This video elucidates the three scrum pillars of transparency, inspection, and adaptation and its impact on the ability of scrum teams to inspect and adapt their process and output.
- Scrum teams plan their work around what they know based on evidence and their experience at that specific point in time, and they continue to adjust their plan as they learn new facts. Scrum is based on three key styles of execution. Think of these as the three pillars of Scrum. Transparency, inspection, and adaptation, or TIA. These three pillars support each other. Any aspect of Scrum can only be inspected if it is visible, so transparency at every stage is crucial.
You can only inspect something if it is transparent, and you can only adapt something that you can inspect. Transparency is achieved by making every aspect of the work, such as artifacts, processes, products, or issues, just to name a few, visible to those that could be impacted. Scrum evens our design to inspect every aspect of the product and processes to build it. Inspection is followed by adaptation.
Scrum teams adapt their work and approach to fix deviation from their desired goal or to continuously improve the product and plan estimates. To illustrate the importance of transparency, I'll share a real world example. I once visited a company that had successfully adopted Scrum. Their office had a large hallway with their walls covered with charts, documents, and a few TV monitors that displayed a summarized view of the state of their project.
They displayed information about work, such as Sprint status, bill status, defect count, statistics by work item count, and much more. These dashboards are called information radiators. You don't need a status meeting to know the state of your team's work, you just need to walk into their war room and you will know everything in minutes. This is a great way to maintain transparency. One of the ways Scrum maintains artifact transparency is by how done is defined.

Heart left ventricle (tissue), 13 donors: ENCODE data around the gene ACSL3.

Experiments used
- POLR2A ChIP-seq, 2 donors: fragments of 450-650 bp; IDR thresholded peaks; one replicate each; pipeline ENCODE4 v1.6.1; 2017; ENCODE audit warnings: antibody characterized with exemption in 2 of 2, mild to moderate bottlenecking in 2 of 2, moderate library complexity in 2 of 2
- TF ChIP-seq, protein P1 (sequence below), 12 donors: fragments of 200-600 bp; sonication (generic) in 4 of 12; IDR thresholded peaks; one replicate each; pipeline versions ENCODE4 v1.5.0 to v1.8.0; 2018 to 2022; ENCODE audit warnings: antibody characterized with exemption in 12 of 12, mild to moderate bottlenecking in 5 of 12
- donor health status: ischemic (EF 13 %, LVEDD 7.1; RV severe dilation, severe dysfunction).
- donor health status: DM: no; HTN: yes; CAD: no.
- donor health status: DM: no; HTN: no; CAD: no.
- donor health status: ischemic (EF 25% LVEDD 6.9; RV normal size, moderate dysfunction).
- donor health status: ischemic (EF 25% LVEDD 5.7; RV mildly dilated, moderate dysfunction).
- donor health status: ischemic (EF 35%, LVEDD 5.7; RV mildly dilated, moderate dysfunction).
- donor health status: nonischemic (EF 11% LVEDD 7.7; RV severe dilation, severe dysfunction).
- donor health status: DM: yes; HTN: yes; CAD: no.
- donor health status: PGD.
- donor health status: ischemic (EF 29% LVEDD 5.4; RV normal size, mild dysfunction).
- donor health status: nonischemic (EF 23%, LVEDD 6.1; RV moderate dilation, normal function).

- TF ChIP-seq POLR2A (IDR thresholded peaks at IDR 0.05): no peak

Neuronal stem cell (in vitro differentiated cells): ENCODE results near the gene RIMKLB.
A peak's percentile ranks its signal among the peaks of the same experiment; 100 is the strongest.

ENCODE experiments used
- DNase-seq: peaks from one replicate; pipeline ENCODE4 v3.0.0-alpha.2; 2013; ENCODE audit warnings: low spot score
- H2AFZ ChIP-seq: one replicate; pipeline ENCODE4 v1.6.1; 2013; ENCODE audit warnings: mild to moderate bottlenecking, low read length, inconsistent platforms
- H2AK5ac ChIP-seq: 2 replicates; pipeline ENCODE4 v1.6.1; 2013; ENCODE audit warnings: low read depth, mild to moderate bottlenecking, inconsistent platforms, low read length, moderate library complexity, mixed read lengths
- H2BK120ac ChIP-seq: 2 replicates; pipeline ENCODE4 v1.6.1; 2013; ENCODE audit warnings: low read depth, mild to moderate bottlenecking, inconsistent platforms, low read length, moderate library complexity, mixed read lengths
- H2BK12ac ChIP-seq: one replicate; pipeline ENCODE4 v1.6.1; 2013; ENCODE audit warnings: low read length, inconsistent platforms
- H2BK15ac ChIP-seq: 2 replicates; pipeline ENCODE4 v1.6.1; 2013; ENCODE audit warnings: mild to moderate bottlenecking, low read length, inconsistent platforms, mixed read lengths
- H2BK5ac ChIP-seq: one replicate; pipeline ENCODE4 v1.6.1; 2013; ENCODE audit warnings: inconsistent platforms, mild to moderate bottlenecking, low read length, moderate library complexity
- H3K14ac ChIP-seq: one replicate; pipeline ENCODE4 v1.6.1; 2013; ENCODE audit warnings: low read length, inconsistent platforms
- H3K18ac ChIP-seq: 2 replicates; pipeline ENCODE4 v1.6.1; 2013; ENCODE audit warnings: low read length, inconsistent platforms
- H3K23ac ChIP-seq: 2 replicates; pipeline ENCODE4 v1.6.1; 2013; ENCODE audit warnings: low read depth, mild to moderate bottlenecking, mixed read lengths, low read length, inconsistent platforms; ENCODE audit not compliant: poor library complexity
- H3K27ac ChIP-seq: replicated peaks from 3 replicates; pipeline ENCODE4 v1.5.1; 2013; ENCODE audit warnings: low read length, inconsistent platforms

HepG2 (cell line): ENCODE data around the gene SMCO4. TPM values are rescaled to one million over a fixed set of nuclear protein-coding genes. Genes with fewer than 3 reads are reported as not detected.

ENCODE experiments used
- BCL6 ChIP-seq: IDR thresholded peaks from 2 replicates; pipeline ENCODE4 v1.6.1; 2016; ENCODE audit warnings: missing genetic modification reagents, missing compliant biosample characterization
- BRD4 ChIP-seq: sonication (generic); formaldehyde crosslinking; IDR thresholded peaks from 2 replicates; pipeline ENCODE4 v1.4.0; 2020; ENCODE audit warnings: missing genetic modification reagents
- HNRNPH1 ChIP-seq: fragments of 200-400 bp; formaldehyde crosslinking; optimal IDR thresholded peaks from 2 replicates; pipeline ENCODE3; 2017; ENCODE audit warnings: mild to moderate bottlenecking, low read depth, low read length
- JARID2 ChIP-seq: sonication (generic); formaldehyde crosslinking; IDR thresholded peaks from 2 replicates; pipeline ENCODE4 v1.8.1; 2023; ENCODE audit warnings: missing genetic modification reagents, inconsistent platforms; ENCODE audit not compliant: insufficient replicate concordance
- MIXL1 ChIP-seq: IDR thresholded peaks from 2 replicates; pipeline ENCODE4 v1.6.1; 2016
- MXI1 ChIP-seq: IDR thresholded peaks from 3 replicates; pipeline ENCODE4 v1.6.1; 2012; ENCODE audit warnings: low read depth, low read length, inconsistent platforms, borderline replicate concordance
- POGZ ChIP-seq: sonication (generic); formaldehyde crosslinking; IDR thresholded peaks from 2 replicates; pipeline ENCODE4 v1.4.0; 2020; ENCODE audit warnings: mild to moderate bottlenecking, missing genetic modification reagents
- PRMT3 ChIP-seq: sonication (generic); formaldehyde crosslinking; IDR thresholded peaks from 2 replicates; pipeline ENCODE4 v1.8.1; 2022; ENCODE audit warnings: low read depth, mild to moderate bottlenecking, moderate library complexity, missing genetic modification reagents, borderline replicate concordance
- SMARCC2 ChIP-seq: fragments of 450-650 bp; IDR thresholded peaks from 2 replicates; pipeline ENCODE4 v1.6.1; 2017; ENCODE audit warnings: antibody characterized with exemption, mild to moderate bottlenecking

All Scrum artifacts are considered to be either done or not done, and the definition of done is understood by the Scrum team and external stakeholders. Some Scrum teams may define done completely differently than other teams working on similar projects. What is important is that all members of the team and all stakeholders have a clear definition of what done means before starting a Sprint.
Agile Organizations and Scrum teams continue to define done more stringently as a part of their commitment to continuous improvement. This approach enhances transparency, because all the stakeholders understand what to expect from the artifacts and know where the team stands. The Scrum team finds it easier to estimate their work, because there is no ambiguity about the state of Scrum artifacts.
- Agile principles
- Scrum roles, artifacts, and rules
- Common myths and misconceptions about agile approaches
- Agile software engineering techniques
- Extreme programming (XP) and test-driven development (TDD)
- Kanban for developers
- Limiting work in progress (WIP)
- Scaling the output of agile teams